Power Producers in Ghana Halt Shutdown as Interim Deal Resolves Issue

Mouad Boudina
Mouad Boudina
2 Min Read

Ghana’s independent power producers (IPPs) have temporarily halted their impending shutdown, originally scheduled for July 1, following the establishment of an interim agreement with the state-run Electricity Company of Ghana. The IPPs announced this development through a statement issued late on Friday, revealing that the resolution primarily addressed the long-standing issue of outstanding payments owed to them.

Towards the end of May, the independent power producers (IPPs) expressed their dissatisfaction with a government proposition to reorganize the outstanding debt of $1.58 billion owed to them by the state. The International Monetary Fund presented a $3 billion loan agreement to Ghana to tackle the nation’s most severe economic crisis in decades, and Ghana accepted the proposal.

Subsequently, the group issued a warning, indicating that in the absence of an interim payment covering 30% of the arrears, designated to address essential operational expenses and their outstanding debt obligations, there would be a risk of power outages starting in July. This cautionary statement underlined the criticality of timely financial support to ensure the uninterrupted functioning of their operations and the fulfillment of their financial obligations.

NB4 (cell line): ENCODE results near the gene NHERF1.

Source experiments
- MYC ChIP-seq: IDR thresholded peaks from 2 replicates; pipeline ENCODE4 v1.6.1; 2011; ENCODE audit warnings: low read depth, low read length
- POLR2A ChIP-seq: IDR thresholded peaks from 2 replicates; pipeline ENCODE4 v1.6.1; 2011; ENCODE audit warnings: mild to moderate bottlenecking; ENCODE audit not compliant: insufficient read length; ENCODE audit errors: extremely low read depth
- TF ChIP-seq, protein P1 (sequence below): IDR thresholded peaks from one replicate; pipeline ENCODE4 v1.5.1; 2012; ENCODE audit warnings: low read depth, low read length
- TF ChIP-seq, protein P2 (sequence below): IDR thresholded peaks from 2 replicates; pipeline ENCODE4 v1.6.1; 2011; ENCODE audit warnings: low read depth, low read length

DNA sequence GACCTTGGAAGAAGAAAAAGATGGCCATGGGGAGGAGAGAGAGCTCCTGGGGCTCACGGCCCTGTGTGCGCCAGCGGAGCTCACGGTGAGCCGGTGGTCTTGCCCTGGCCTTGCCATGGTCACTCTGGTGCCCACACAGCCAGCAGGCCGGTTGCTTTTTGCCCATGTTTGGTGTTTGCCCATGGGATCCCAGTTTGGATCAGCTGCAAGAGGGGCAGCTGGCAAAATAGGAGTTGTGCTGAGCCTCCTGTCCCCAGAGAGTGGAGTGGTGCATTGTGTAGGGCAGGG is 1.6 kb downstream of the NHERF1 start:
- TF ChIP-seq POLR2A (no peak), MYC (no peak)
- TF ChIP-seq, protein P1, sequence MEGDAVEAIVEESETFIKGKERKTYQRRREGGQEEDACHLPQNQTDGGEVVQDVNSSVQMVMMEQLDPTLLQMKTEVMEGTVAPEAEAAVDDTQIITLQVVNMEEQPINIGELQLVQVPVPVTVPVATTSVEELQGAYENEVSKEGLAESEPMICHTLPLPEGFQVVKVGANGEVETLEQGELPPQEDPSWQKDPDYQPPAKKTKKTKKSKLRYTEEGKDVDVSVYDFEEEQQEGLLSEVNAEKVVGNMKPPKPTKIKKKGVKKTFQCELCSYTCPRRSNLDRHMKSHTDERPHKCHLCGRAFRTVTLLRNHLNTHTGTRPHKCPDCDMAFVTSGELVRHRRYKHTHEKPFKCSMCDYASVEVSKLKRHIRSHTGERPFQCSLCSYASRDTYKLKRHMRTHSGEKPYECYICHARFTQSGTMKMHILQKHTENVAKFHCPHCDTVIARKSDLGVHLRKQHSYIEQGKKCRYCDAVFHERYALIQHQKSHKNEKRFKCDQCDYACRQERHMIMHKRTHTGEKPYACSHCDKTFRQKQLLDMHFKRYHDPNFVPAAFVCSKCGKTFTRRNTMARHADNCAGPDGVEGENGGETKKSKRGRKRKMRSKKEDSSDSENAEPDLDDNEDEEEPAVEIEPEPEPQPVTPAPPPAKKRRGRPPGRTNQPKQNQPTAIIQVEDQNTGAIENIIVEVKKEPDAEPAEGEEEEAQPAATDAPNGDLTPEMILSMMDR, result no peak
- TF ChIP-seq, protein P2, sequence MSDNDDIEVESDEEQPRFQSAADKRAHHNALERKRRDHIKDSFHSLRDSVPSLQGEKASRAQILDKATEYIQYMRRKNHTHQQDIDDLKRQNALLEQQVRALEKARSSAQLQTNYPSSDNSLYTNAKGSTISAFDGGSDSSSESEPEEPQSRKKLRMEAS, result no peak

Following the recent agreement, the independent power producers (IPPs) have received a proposed interim payment. It is understood that during this grace period, the government and the Electricity Company of Ghana will engage in constructive discussions to find a permanent solution to the debt issue, as stated by the group. This development signifies the shared commitment to work collaboratively towards resolving the outstanding debt matter, with a focus on achieving a sustainable resolution in the long term.

The group emphasized that if they fail to reach the desired outcome, they would have to reinstate their previous decision to initiate a shutdown without any additional warning. The statement made it clear that the independent power producers (IPPs) would have to take decisive action to safeguard their interests if the necessary resolution is not achieved.

Mouad Boudina

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